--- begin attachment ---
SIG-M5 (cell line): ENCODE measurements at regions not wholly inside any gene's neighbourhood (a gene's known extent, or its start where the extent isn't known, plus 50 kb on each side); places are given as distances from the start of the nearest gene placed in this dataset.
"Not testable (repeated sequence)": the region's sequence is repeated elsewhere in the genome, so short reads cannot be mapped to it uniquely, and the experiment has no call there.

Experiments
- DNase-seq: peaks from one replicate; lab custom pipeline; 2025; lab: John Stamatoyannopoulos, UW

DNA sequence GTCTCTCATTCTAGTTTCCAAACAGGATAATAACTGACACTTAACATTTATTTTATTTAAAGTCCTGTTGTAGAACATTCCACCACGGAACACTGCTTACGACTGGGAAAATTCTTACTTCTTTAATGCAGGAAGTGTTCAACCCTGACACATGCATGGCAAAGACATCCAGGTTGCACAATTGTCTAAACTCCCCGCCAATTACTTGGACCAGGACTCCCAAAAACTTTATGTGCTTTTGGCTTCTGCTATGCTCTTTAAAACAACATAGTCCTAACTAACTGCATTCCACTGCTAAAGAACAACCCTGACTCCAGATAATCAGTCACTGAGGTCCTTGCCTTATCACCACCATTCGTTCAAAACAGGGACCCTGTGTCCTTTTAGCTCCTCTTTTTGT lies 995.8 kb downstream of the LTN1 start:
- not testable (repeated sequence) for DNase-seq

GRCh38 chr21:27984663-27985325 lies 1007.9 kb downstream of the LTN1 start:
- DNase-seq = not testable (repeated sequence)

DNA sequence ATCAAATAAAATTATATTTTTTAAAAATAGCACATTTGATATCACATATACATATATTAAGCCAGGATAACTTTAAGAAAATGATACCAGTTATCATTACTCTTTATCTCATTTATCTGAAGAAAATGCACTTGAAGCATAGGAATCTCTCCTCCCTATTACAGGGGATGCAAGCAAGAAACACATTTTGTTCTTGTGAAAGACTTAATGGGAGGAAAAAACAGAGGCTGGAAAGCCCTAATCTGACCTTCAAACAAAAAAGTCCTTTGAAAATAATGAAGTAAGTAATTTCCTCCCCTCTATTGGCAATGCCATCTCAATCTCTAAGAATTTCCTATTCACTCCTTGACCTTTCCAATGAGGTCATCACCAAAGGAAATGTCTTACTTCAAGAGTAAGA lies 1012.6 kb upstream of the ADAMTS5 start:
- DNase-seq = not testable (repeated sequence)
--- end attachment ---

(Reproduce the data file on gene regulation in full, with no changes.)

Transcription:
SIG-M5 (cell line): ENCODE measurements at regions not wholly inside any gene's neighbourhood (a gene's known extent, or its start where the extent isn't known, plus 50 kb on each side); places are given as distances from the start of the nearest gene placed in this dataset.
"Not testable (repeated sequence)": the region's sequence is repeated elsewhere in the genome, so short reads cannot be mapped to it uniquely, and the experiment has no call there.

Experiments
- DNase-seq: peaks from one replicate; lab custom pipeline; 2025; lab: John Stamatoyannopoulos, UW

DNA sequence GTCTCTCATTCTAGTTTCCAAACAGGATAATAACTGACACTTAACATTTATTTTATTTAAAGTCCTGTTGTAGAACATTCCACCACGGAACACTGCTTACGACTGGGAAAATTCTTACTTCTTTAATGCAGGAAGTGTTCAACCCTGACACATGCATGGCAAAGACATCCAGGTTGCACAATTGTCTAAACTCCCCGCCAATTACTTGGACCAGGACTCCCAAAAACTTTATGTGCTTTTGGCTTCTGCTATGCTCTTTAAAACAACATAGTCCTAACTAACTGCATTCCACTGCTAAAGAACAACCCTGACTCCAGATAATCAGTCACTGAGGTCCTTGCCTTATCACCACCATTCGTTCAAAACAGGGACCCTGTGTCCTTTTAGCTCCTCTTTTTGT lies 995.8 kb downstream of the LTN1 start:
- not testable (repeated sequence) for DNase-seq

GRCh38 chr21:27984663-27985325 lies 1007.9 kb downstream of the LTN1 start:
- DNase-seq = not testable (repeated sequence)

DNA sequence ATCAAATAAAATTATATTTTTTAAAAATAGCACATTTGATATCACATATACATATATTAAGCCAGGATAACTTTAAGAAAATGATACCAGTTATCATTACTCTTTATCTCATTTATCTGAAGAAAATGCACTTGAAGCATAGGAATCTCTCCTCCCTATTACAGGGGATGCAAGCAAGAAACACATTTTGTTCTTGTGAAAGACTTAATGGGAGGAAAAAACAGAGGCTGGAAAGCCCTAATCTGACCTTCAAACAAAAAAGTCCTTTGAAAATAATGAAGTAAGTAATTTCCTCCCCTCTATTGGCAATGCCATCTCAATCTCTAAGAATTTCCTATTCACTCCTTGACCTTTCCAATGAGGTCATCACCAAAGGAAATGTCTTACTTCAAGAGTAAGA lies 1012.6 kb upstream of the ADAMTS5 start:
- DNase-seq = not testable (repeated sequence)